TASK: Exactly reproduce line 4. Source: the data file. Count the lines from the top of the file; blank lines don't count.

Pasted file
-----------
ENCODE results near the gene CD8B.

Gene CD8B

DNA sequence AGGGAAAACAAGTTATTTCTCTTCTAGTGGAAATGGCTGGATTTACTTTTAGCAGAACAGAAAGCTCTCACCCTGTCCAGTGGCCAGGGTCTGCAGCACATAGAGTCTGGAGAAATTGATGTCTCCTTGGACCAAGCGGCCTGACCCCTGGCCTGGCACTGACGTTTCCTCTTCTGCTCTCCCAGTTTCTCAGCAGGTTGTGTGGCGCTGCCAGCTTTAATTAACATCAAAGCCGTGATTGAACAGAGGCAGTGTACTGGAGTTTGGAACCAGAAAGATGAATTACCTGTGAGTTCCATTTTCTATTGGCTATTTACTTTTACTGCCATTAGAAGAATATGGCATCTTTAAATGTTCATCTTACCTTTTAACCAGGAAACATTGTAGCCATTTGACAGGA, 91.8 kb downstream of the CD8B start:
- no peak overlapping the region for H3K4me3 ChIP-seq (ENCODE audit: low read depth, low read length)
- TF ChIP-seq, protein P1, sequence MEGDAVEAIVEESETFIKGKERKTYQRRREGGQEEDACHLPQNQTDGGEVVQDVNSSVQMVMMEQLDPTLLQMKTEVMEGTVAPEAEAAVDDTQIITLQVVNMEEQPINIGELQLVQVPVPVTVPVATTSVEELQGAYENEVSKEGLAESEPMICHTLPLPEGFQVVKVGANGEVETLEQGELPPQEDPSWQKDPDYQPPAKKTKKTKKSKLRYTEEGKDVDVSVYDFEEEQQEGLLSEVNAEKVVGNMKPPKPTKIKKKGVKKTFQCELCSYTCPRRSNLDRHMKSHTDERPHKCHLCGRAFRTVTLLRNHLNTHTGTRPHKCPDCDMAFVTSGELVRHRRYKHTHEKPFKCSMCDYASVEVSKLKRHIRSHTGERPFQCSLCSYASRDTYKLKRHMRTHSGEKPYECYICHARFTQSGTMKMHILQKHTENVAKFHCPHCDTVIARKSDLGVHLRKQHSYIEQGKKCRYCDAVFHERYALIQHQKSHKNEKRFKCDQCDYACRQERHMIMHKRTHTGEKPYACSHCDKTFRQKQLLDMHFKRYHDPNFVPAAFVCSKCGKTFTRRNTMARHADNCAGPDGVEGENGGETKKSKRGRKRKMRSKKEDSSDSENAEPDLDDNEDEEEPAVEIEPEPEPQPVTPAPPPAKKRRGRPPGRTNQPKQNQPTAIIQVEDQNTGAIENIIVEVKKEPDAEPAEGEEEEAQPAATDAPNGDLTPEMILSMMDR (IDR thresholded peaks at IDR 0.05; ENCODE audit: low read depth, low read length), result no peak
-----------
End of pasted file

- no peak overlapping the region for H3K4me3 ChIP-seq (ENCODE audit: low read depth, low read length)